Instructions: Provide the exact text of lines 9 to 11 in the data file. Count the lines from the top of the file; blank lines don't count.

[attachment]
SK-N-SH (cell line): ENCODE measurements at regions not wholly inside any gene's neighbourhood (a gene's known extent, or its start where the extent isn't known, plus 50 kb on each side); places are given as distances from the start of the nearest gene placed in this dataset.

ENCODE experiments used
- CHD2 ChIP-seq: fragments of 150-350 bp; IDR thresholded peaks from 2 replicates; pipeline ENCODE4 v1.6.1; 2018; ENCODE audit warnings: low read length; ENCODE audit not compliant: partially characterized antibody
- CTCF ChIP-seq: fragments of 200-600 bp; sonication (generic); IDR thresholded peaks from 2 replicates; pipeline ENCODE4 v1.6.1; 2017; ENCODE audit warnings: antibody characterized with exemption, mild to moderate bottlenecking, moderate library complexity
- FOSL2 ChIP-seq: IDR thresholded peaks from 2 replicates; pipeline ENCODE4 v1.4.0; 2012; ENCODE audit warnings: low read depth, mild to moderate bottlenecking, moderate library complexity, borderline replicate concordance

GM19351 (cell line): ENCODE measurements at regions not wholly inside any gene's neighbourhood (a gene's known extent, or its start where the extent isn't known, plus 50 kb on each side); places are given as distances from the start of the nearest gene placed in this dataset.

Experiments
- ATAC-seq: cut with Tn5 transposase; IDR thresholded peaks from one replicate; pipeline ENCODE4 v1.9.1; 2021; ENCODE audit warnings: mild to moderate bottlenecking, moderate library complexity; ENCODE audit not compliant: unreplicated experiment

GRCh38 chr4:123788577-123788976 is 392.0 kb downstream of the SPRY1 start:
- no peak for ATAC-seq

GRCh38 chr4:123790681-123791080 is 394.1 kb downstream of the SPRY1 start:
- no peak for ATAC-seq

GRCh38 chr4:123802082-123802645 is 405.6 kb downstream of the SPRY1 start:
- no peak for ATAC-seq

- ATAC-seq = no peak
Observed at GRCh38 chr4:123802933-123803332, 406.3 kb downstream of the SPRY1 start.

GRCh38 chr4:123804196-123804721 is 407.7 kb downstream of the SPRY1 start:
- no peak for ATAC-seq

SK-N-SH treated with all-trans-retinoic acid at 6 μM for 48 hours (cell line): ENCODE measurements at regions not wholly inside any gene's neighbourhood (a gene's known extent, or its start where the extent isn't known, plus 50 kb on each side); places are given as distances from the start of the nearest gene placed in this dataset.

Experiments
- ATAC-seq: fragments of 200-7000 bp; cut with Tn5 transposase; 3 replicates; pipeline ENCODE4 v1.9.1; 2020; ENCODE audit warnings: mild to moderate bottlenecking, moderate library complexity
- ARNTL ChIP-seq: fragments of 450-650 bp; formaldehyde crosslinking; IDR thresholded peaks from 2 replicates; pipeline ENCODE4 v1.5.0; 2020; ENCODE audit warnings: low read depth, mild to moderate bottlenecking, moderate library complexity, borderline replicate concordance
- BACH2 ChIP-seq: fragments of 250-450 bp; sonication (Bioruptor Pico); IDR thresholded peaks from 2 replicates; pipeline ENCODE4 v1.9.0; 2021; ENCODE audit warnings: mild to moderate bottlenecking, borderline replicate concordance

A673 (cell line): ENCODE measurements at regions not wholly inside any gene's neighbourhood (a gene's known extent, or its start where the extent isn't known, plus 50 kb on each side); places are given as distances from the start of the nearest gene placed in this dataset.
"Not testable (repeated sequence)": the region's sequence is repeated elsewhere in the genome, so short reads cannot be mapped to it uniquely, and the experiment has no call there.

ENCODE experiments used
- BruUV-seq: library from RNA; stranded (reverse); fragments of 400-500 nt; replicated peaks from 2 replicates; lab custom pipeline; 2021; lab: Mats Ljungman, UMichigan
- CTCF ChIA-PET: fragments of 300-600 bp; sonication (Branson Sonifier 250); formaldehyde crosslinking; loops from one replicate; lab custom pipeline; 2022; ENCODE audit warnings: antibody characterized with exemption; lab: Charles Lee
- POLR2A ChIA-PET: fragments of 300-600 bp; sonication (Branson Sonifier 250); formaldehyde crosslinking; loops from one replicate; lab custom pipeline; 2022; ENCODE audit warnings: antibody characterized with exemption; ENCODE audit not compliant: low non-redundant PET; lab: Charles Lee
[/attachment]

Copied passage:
GRCh38 chr4:123788577-123788976 is 392.0 kb downstream of the SPRY1 start:
- no peak for ATAC-seq

GRCh38 chr4:123790681-123791080 is 394.1 kb downstream of the SPRY1 start: